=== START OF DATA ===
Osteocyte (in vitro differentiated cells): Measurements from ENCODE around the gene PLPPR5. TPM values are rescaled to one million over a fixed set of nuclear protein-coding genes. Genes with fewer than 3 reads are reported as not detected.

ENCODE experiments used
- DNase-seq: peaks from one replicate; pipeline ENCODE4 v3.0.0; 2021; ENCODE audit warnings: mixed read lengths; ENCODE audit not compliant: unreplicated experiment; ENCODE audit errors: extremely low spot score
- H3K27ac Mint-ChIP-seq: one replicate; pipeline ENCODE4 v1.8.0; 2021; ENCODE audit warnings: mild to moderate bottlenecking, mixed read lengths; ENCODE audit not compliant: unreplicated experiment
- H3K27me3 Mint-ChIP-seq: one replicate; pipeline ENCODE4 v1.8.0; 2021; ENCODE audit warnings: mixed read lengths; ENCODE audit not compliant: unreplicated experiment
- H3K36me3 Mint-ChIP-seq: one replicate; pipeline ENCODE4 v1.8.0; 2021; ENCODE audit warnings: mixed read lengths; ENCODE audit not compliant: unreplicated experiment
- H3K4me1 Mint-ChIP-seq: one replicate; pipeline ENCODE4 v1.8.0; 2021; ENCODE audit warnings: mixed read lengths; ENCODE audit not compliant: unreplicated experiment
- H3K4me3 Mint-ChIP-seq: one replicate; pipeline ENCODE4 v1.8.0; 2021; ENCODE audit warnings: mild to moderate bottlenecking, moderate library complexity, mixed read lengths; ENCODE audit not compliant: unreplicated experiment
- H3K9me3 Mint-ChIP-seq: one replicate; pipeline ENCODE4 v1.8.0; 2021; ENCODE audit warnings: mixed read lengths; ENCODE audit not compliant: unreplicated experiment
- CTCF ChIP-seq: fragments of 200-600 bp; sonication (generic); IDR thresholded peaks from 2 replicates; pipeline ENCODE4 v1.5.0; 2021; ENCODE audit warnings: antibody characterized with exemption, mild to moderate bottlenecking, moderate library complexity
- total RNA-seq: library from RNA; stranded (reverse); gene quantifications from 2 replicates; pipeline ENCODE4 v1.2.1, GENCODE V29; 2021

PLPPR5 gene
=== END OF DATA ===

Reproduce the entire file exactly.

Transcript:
Osteocyte (in vitro differentiated cells): Measurements from ENCODE around the gene PLPPR5. TPM values are rescaled to one million over a fixed set of nuclear protein-coding genes. Genes with fewer than 3 reads are reported as not detected.

ENCODE experiments used
- DNase-seq: peaks from one replicate; pipeline ENCODE4 v3.0.0; 2021; ENCODE audit warnings: mixed read lengths; ENCODE audit not compliant: unreplicated experiment; ENCODE audit errors: extremely low spot score
- H3K27ac Mint-ChIP-seq: one replicate; pipeline ENCODE4 v1.8.0; 2021; ENCODE audit warnings: mild to moderate bottlenecking, mixed read lengths; ENCODE audit not compliant: unreplicated experiment
- H3K27me3 Mint-ChIP-seq: one replicate; pipeline ENCODE4 v1.8.0; 2021; ENCODE audit warnings: mixed read lengths; ENCODE audit not compliant: unreplicated experiment
- H3K36me3 Mint-ChIP-seq: one replicate; pipeline ENCODE4 v1.8.0; 2021; ENCODE audit warnings: mixed read lengths; ENCODE audit not compliant: unreplicated experiment
- H3K4me1 Mint-ChIP-seq: one replicate; pipeline ENCODE4 v1.8.0; 2021; ENCODE audit warnings: mixed read lengths; ENCODE audit not compliant: unreplicated experiment
- H3K4me3 Mint-ChIP-seq: one replicate; pipeline ENCODE4 v1.8.0; 2021; ENCODE audit warnings: mild to moderate bottlenecking, moderate library complexity, mixed read lengths; ENCODE audit not compliant: unreplicated experiment
- H3K9me3 Mint-ChIP-seq: one replicate; pipeline ENCODE4 v1.8.0; 2021; ENCODE audit warnings: mixed read lengths; ENCODE audit not compliant: unreplicated experiment
- CTCF ChIP-seq: fragments of 200-600 bp; sonication (generic); IDR thresholded peaks from 2 replicates; pipeline ENCODE4 v1.5.0; 2021; ENCODE audit warnings: antibody characterized with exemption, mild to moderate bottlenecking, moderate library complexity
- total RNA-seq: library from RNA; stranded (reverse); gene quantifications from 2 replicates; pipeline ENCODE4 v1.2.1, GENCODE V29; 2021

PLPPR5 gene